), an asynchronous SGD algorithm, that more closely follows the actual delays experienced during computation. Therefore, instead of penalizing parameter updates by using worstcase bounds on delays, AdaDelay uses step sizes that depend on the actual delays observed. While this allows the use of larger stepsizes, it requires a slightly more intricate analysis because (i) step sizes and are no longer guaranteed to be monotonically decreasing; and (ii) residuals that measure progress are not independent across time as they are coupled by the delay random variable.
We validate our theoretical framework by experimenting with largescale machine learning datasets containing over a billion points and features. The experiments reveal that our assumptions of network delay are a reasonable approximation to the actual observed delays, and that in the regime of large delays (e.g., when there are stragglers), using delay sensitive steps is very helpful toward obtaining models that more quickly converge on test accuracy; this is revealed by experiments where using AdaDelay leads to significant improvements on the test error (AUC).
Related Work.
An useful summary on aspects of stochastic optimization in machine learning is [18]; more broadly, [12, 17] are excellent references. Our focus is on distributed stochastic optimization in the asynchronous setting. The classic work [2] is an important reference; more recent works closest to ours are [1, 16, 7, 11]. Of particular relevance to our paper is the recent work on delay adaptive gradient scaling in an AdaGrad like framework [10]. The work [10] claims substantial improvements under specialized settings over [4], a work that exploits data sparsity in a distributed asynchronous setting. Our experiments confirm [10]’s claims that their best learning rate is insensitive to maximum delays. However, in our experience the method of [10] overly smooths the optimization path, which can have adverse effects on realworld data (see Section 4).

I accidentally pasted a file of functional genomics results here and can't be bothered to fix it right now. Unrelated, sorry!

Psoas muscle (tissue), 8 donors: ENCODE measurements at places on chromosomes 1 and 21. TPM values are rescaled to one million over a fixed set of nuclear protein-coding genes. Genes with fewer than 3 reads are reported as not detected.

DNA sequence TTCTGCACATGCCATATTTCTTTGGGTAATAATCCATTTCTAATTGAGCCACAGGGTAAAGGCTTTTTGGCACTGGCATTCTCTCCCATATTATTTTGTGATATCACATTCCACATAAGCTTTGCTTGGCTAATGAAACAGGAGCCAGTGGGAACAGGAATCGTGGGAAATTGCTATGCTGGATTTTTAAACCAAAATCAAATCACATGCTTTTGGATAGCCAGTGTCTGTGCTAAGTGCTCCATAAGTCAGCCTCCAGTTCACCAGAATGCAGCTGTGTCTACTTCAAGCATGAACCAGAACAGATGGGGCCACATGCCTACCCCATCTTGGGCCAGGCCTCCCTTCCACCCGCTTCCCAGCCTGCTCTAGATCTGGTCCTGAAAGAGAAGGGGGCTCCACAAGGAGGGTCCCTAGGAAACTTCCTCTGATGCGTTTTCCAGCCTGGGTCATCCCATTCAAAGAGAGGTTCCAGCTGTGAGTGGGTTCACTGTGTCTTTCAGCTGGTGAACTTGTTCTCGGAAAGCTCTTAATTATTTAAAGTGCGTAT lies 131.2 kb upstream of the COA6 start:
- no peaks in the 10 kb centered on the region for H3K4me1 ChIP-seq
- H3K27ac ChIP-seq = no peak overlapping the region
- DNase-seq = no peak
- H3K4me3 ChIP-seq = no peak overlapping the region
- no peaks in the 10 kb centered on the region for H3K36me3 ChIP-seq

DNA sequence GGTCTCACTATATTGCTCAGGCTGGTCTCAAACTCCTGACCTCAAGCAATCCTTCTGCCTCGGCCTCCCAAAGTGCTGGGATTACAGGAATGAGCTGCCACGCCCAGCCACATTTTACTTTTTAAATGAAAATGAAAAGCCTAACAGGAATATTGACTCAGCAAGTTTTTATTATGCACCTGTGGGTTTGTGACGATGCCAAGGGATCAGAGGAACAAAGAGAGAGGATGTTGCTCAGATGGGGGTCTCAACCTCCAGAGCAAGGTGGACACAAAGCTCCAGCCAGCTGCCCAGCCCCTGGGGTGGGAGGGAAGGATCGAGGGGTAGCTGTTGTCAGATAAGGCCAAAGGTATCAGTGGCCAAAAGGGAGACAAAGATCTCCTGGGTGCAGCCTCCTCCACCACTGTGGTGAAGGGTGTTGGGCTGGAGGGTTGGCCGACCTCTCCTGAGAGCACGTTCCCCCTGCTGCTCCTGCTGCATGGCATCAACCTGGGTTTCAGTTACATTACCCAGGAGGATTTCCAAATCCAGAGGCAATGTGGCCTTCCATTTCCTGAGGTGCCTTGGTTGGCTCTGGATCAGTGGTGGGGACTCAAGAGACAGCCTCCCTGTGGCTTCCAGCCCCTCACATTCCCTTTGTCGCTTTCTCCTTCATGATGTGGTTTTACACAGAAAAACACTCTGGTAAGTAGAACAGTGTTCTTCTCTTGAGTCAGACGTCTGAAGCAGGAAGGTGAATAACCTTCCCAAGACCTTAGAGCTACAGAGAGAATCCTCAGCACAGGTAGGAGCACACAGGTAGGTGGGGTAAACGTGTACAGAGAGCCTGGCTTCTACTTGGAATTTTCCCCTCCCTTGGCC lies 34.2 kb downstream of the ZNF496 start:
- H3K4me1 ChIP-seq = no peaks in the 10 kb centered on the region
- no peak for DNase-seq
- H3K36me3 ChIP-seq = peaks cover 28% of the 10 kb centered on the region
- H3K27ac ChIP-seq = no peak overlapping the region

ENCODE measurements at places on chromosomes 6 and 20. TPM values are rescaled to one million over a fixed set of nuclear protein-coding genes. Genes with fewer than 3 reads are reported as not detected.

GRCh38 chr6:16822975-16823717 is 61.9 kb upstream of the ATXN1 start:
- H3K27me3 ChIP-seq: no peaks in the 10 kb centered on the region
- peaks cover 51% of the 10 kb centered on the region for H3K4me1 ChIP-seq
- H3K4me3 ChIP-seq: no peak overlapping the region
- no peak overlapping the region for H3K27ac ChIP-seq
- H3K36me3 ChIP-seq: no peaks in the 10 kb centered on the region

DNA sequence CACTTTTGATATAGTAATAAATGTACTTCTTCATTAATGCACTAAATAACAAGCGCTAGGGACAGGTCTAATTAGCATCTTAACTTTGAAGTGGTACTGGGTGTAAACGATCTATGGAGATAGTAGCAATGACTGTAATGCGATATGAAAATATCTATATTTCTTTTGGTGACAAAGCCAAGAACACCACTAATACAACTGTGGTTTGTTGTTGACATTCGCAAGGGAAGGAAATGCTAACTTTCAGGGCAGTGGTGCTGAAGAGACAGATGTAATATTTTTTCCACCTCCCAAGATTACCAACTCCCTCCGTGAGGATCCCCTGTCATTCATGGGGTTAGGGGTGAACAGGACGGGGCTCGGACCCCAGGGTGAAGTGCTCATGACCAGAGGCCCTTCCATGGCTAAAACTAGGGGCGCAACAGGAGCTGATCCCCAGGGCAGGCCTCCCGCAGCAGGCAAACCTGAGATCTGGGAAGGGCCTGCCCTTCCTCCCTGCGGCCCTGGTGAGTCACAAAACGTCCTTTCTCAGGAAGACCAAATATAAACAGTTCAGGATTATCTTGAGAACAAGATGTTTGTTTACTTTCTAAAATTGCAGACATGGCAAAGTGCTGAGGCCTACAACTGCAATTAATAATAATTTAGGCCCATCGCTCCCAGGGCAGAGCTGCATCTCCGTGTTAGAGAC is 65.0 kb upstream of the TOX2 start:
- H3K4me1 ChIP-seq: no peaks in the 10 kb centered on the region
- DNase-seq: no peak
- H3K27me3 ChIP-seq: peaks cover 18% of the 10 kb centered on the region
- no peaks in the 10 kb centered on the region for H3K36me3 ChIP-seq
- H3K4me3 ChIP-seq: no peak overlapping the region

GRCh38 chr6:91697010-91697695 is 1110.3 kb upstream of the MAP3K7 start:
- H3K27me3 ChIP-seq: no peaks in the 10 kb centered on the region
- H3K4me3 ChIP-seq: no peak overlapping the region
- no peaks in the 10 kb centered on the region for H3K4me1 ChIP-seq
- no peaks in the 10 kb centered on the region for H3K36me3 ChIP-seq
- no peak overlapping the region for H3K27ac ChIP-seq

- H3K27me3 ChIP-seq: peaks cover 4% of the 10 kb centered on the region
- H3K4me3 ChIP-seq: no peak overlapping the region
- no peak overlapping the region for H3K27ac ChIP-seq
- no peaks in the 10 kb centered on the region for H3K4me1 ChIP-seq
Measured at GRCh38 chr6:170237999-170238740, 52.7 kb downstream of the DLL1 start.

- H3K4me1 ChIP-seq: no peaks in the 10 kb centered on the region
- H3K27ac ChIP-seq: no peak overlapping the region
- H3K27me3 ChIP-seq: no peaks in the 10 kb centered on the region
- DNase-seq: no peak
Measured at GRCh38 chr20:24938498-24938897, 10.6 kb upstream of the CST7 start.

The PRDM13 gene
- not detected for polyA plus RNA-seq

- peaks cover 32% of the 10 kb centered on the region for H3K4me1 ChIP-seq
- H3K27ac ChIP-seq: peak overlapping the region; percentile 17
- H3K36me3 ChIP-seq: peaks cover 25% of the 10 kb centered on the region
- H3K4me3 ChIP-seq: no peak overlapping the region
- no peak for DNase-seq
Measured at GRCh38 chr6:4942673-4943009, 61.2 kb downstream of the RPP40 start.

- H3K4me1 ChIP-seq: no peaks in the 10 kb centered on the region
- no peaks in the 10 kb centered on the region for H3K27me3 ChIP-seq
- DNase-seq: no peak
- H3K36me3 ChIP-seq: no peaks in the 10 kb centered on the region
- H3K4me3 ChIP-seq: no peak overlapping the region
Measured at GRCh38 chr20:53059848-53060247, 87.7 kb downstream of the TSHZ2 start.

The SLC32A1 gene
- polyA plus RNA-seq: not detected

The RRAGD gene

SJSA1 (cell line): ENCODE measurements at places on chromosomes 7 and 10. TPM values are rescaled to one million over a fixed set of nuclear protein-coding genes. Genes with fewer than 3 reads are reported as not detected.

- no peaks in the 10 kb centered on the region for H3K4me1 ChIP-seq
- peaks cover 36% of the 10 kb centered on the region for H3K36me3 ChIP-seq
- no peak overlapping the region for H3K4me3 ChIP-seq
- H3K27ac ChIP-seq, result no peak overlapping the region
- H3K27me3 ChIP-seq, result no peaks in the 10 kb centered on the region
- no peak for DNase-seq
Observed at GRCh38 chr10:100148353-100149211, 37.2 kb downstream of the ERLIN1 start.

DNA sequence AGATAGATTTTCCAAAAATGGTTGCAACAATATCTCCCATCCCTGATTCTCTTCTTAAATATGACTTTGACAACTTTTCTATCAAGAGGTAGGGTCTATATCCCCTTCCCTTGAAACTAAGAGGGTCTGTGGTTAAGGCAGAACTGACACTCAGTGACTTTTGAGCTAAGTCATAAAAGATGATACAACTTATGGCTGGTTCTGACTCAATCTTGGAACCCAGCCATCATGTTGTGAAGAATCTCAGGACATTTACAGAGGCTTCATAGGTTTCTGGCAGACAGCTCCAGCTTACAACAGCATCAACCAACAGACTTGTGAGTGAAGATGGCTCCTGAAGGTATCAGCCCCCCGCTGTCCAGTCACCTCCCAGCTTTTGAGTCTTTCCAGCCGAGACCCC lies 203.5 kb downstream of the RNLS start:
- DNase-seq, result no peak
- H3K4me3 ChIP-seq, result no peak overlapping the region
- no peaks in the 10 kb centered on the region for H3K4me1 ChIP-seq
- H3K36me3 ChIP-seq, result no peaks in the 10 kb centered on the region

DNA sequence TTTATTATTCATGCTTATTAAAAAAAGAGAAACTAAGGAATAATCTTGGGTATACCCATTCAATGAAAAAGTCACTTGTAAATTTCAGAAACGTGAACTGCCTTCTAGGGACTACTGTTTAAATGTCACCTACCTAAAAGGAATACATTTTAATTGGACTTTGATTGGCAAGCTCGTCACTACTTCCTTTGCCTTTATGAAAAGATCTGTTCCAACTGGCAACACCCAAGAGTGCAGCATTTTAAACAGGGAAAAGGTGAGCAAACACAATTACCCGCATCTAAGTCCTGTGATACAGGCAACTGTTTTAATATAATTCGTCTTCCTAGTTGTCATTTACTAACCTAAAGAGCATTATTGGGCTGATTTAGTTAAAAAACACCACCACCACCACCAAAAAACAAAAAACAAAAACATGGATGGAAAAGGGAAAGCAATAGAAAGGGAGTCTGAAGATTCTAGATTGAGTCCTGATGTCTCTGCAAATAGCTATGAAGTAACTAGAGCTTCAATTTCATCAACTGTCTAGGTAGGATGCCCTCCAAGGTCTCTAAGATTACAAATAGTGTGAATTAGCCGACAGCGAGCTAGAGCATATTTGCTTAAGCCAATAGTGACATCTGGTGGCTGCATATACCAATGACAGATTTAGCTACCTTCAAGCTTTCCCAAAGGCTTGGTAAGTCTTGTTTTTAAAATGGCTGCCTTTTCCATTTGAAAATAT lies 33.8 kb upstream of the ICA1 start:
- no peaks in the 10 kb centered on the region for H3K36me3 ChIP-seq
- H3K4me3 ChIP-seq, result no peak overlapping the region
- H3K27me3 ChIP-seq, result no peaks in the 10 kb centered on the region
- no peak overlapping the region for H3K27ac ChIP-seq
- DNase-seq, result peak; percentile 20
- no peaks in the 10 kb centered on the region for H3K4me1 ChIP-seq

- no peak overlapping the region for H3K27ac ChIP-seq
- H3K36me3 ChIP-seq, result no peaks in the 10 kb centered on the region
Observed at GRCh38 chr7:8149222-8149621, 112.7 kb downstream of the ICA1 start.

To our knowledge, all previous works on asynchronous SGD (and its AdaGrad variants) assume monotonically diminishing stepsizes. Our analysis, although simple, shows that rather than using worst case delay bounds, using exact delays to control step sizes can be remarkably beneficial in realistic settings: for instance, when there are stragglers that can slow down progress for all the machines in a worstcase delay model.
Algorithmically, the work [1] is the one most related to ours; the authors of [1] consider using delay information to adjust the step size. However, the most important difference is that they only use the worst possible delays which might be too conservative, while AdaDelay leverages the actual delays experienced. [7] investigates two variants of update schemes, both of which occur with delay. But they do not exploit the actual delays either. There are some other interesting works studying specific scenarios, for example, [4], which focuses on the sparse data. However, our framework is more general and thus capable of covering more applications.